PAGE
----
The blowing snow algorithm did not exist when this case took place, but post-analysis
runs indicate that low-level (1 out of 3) blowing snow alerts would have been given for
the Ames area (indicated for I-35 N (closest road to US-69 N), US-30 and US-65 N) from
the start of the run (18 UTC on 9 February) to 22 UTC on the 10 February. The alerts
were based on snow which fell 13 hours before the RWFS initialization time, adequate
winds (4-7 ms-1; see Fig. 10.33), temperatures which did not exceed freezing
(Fig. 10.32) and a lack of observed or forecast liquid precipitation (Fig. 10.31). The low
level of the alert was based on relatively meager wind speeds near Ames.
A comparison between forecast errors at Ames and for all of Iowa for the 18 UTC, 9
February RWFS run reveal that errors were relatively large at Ames (Fig. 20.34). This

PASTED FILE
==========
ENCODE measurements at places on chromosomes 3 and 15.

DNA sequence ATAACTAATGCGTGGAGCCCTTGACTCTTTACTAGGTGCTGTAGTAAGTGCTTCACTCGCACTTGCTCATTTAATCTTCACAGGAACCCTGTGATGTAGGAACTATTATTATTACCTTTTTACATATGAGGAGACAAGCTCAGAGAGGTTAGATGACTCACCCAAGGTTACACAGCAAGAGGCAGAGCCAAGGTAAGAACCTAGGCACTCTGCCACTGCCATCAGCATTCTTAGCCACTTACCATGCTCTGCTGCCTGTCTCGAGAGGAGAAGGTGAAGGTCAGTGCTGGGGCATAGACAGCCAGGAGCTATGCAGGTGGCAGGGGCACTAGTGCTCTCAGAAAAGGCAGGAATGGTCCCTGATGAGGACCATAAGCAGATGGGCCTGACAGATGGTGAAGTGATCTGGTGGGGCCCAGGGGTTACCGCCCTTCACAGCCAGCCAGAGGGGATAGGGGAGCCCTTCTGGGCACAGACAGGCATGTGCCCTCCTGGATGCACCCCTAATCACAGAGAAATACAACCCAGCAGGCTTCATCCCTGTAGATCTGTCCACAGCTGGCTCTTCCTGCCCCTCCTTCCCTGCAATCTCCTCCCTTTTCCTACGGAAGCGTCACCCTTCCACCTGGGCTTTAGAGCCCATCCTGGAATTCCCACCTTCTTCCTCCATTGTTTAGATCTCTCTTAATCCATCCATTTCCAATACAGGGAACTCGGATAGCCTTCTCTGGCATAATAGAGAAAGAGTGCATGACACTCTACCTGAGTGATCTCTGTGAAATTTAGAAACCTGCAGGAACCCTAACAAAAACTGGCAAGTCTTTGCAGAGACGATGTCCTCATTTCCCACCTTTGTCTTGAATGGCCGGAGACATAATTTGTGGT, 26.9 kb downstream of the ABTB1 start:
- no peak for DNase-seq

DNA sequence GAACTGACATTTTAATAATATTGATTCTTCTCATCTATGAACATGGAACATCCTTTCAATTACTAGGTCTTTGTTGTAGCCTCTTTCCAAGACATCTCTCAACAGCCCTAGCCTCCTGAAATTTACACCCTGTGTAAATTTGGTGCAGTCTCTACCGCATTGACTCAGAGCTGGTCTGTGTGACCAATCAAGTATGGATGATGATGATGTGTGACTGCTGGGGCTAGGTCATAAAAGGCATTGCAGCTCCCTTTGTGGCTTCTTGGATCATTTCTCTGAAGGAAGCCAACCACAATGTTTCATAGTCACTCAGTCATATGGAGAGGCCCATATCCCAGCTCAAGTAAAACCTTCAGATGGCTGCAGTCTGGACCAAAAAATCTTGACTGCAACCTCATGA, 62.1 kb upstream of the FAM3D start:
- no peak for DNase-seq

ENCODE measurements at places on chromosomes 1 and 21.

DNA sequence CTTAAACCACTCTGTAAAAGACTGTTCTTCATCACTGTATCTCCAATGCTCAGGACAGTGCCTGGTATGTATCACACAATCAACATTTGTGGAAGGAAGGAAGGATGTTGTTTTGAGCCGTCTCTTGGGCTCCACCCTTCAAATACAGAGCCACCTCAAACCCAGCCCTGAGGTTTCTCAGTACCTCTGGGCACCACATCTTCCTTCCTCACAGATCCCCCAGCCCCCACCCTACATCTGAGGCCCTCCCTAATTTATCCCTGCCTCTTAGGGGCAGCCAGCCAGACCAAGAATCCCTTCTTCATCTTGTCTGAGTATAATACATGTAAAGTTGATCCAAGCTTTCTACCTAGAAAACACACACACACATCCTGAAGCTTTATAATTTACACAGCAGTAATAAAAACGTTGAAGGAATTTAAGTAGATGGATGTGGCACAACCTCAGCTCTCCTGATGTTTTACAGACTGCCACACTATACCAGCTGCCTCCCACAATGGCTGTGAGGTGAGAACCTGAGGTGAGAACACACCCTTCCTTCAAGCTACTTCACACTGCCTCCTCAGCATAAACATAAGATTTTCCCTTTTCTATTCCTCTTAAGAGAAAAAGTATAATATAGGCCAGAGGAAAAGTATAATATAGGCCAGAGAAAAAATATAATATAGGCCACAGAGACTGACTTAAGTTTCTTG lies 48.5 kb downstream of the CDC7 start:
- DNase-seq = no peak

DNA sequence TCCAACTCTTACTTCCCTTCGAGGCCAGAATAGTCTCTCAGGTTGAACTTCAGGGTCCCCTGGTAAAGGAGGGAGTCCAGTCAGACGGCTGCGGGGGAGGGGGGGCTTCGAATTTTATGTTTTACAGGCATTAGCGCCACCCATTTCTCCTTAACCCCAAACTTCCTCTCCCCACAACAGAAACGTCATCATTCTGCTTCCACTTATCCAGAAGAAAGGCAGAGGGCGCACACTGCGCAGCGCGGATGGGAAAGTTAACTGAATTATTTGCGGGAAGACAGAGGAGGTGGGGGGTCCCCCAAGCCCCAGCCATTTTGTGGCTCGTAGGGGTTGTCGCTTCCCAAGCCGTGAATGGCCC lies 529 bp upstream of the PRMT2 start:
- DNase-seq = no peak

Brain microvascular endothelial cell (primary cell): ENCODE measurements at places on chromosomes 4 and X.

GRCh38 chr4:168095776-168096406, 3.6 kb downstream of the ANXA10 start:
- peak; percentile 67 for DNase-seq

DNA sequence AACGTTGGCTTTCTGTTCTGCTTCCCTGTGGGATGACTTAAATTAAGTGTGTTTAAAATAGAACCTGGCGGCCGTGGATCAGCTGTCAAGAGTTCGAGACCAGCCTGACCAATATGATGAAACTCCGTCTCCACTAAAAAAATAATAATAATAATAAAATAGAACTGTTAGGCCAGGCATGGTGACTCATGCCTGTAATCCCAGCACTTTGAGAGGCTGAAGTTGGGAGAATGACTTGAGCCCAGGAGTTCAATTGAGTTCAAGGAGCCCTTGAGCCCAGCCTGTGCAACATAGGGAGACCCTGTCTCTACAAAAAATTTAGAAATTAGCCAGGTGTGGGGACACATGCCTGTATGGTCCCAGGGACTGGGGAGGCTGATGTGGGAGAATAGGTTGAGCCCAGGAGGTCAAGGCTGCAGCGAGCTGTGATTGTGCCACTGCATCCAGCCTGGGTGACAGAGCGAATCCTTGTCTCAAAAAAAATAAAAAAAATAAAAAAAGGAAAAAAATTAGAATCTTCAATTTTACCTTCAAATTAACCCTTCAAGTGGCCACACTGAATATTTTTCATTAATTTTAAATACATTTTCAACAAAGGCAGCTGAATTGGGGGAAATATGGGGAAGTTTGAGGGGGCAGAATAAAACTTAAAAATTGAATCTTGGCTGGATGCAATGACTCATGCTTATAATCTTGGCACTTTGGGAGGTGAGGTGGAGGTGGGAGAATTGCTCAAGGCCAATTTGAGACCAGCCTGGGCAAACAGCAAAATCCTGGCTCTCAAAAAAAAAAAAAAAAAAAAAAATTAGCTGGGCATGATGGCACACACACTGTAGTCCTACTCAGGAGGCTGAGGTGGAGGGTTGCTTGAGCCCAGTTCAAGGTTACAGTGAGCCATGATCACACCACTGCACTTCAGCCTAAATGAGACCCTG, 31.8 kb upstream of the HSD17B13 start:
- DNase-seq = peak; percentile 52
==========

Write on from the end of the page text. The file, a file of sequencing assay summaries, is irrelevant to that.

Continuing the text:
was especially true for temperature and dewpoint early in the run, though unusually large
errors were present throughout the domain at times near +12 hrs (6 UTC, 10 Feb). Bias
plots (Fig. 10.35) show that this was primarily due to significantly cold forecasts, like
those found in the Ames time series analysis (e.g. Fig. 10.28). Wind speed forecasts were
reasonable across the domain, while cloud cover forecasts were underdone early and
overdone late in the run.